Great Firewall of China getting smarter 2

JISHOU, HUNAN — A few days ago, I was Skyping with my friend in Ukraine. Today, my neighbors told me Skype was down, and sure enough, when I tried it, Skype couldn’t connect. Since the Internet isn’t reporting a worldwide Skype outage, it appears China’s net nannies are blocking Skype now. Why? Because they can. Skype joins the ranks of Twitter, Facebook, YouTube, The New York Times and Bloomberg.com, among others. Some are blocked because of political reasons — The Times and Bloomberg have reported on the vast wealth of China’s new leaders, and YouTube is full of pro-Tibet and Falun Gong videos. Others are blocked to benefit their homegrown competitors — Facebook and Twitter could compete with China’s QQ and Sina Weibo. China offers its own “flavor” of Skype, which is jimmied to allow China’s Internet watchdogs to spy on your conversations. My copy of Skype comes from the USA, so maybe the watchdogs are only blocking that flavor. I’ll be damned if I download the Chinese version, though. China’s net nannies are getting smarter, as Philip Shishkin reports at i-policy.com. My VPN provider, a major player in the market, explained in an e-mail that the disruption was due ...

Anonymous strikes hundreds of Chinese websites 2

JISHOU, HUNAN — Anonymous China (@AnonymousChina) has reportedly defaced more than 480 government and commercial websites in China in the last week, and has published user account information and emails from some. The attacks are continuing even today. This site was just defaced: http://tygtzy.gov.cn/index_en.htm. The attacks came from out of the blue, but follow the recent government crackdown on Chinese microblog (weibo) sites, whose users must now reveal their real names to retain their accounts. Six vocal weibo users have been arrested, as well. As reported by the BBC and ZDNet, Anonymous China dropped its own index page into at least 485 websites across China, beginning the end of March. AnonymousChina has posted the list of the attacked sites at pastebin.com. I did a spot check of some sites, and most were back online and seemingly normal. A few gave error 404 pages or MySQL server errors. A separate pastebin page (Message from @AnonymousChina – #GlobalRevolution) gives the reasons for the attacks. Hello, we are Anonymous. All these years the Chinese Government has subjected their people to unfair laws and unhealthy processes. People, each of you suffers from tyranny of that regime. Fight for justice, fight for freedom, fight for ...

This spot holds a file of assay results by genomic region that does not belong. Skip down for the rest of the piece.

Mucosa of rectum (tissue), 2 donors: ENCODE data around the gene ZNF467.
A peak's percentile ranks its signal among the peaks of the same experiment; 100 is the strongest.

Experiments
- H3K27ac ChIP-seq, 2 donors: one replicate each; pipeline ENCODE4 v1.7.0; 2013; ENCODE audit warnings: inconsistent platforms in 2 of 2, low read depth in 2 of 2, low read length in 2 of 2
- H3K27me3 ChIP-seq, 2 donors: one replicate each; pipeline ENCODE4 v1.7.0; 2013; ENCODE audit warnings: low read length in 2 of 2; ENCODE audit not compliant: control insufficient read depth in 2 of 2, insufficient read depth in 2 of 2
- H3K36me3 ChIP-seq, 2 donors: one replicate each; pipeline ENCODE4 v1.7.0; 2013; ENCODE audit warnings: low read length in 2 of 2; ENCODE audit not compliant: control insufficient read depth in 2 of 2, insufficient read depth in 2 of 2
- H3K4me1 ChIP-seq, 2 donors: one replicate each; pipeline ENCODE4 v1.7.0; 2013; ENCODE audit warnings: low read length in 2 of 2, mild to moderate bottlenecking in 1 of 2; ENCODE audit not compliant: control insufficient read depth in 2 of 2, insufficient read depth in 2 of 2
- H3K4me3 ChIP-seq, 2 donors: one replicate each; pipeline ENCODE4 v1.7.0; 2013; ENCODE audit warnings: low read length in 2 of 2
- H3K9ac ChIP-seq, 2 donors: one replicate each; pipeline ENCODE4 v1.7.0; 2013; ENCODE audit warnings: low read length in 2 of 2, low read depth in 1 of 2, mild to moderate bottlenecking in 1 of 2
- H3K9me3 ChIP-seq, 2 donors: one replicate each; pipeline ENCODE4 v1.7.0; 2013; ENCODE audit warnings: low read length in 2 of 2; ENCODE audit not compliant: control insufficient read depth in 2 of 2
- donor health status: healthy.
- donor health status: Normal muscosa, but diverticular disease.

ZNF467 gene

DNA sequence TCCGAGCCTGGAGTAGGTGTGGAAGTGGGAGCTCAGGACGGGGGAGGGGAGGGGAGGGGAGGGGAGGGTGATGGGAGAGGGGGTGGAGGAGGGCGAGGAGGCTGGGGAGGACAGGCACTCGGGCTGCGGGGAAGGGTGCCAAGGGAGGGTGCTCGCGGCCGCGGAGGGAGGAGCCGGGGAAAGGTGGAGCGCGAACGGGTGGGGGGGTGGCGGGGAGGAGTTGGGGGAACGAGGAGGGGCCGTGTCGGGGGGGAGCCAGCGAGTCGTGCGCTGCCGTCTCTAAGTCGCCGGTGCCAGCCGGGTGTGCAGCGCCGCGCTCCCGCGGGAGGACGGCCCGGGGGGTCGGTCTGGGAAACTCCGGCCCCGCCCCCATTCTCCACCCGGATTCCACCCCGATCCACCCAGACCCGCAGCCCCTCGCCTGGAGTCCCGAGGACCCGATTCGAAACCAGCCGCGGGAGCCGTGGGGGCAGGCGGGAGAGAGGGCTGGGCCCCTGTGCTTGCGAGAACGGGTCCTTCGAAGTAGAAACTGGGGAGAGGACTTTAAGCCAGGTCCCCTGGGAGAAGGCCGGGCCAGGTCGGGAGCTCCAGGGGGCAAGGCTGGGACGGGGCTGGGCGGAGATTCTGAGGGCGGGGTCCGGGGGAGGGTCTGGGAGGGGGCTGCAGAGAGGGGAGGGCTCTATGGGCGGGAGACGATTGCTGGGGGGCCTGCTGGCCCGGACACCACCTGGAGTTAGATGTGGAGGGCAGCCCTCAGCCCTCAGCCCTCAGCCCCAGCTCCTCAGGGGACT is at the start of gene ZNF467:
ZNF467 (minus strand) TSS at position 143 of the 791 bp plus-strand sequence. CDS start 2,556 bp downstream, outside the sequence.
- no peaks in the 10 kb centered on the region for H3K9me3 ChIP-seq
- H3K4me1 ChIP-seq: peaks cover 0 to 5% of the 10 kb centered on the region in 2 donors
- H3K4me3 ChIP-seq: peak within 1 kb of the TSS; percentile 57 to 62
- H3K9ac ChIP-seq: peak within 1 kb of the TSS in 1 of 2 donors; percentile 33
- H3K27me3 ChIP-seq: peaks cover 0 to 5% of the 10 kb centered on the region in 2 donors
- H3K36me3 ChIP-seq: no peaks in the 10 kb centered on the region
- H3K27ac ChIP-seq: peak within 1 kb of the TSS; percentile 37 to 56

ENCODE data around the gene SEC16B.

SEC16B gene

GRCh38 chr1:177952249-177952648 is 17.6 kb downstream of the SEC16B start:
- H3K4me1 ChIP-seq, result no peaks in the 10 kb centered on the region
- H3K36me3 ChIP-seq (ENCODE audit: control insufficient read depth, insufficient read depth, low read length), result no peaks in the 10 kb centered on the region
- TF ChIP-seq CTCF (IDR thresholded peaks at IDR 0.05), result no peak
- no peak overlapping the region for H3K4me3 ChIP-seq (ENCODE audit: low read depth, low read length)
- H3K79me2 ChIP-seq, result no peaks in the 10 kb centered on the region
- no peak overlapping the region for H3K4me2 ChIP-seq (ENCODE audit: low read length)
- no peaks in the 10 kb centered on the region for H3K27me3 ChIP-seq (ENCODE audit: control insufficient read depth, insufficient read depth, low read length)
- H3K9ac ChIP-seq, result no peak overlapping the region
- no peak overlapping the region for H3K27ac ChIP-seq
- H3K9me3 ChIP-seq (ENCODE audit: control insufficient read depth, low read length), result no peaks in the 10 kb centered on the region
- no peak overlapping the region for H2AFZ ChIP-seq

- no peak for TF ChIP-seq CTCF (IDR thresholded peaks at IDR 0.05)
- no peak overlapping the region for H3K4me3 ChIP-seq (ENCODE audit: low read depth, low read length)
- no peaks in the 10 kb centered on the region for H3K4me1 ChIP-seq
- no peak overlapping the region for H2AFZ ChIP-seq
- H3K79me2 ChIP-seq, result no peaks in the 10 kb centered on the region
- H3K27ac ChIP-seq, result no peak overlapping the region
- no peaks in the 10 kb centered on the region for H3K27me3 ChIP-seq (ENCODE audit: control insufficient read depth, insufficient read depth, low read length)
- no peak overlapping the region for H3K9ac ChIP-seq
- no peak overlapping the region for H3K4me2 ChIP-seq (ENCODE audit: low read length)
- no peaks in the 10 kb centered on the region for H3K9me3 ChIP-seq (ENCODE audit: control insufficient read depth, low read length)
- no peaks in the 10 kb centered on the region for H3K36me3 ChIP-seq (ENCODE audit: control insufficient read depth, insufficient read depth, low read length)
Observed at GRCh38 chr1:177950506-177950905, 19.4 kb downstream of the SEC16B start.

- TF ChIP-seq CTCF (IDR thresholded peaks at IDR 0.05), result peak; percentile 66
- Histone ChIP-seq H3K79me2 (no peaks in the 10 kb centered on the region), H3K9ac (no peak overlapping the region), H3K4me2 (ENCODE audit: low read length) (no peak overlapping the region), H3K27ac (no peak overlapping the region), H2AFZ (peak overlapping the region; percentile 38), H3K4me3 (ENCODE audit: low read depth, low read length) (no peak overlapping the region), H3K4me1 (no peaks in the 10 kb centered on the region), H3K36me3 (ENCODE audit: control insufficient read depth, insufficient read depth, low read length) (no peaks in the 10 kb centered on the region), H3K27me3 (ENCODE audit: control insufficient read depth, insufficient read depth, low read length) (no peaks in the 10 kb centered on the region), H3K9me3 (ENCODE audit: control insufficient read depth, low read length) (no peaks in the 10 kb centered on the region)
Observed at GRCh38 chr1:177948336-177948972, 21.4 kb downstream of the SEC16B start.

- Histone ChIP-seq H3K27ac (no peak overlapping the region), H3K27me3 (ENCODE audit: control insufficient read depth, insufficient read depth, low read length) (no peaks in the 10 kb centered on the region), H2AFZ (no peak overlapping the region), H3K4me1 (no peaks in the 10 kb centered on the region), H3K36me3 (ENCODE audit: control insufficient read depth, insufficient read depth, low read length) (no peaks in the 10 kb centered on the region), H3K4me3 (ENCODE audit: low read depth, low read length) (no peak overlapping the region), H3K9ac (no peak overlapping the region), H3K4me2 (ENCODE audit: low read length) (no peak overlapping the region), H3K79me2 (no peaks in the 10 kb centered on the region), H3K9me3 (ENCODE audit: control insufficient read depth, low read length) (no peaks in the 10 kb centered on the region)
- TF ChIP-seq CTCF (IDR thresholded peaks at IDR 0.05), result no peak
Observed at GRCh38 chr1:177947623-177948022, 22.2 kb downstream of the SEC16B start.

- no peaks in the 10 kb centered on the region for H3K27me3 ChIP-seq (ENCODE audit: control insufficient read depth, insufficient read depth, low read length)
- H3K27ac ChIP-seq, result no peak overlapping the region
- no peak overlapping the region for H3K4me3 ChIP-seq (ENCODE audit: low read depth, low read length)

Protestor throws shoe at creator of the Great Firewall

JISHOU, HUNAN — Fang Binxing was lecturing at Wuhan University in Hubei (about eight hours from here) when a member of the audience throw two shoes and an egg at him. One shoe connected, it seems. Fang is the architect of China’s pervasive net-nanny system that controls what Chinese can see on the Internet, and what content is allowed on Chinese websites. It’s popularly called the Great Firewall of China. Needless to say, Fang is none too popular among Chinese Internet users. Predictably, tweets about the shoe attack were promptly blocked, as were web searches for the person documenting the prank. The BBC has a more complete report. In the interests of global understanding, perhaps George W. Bush can give Fang lessons on shoe-ducking.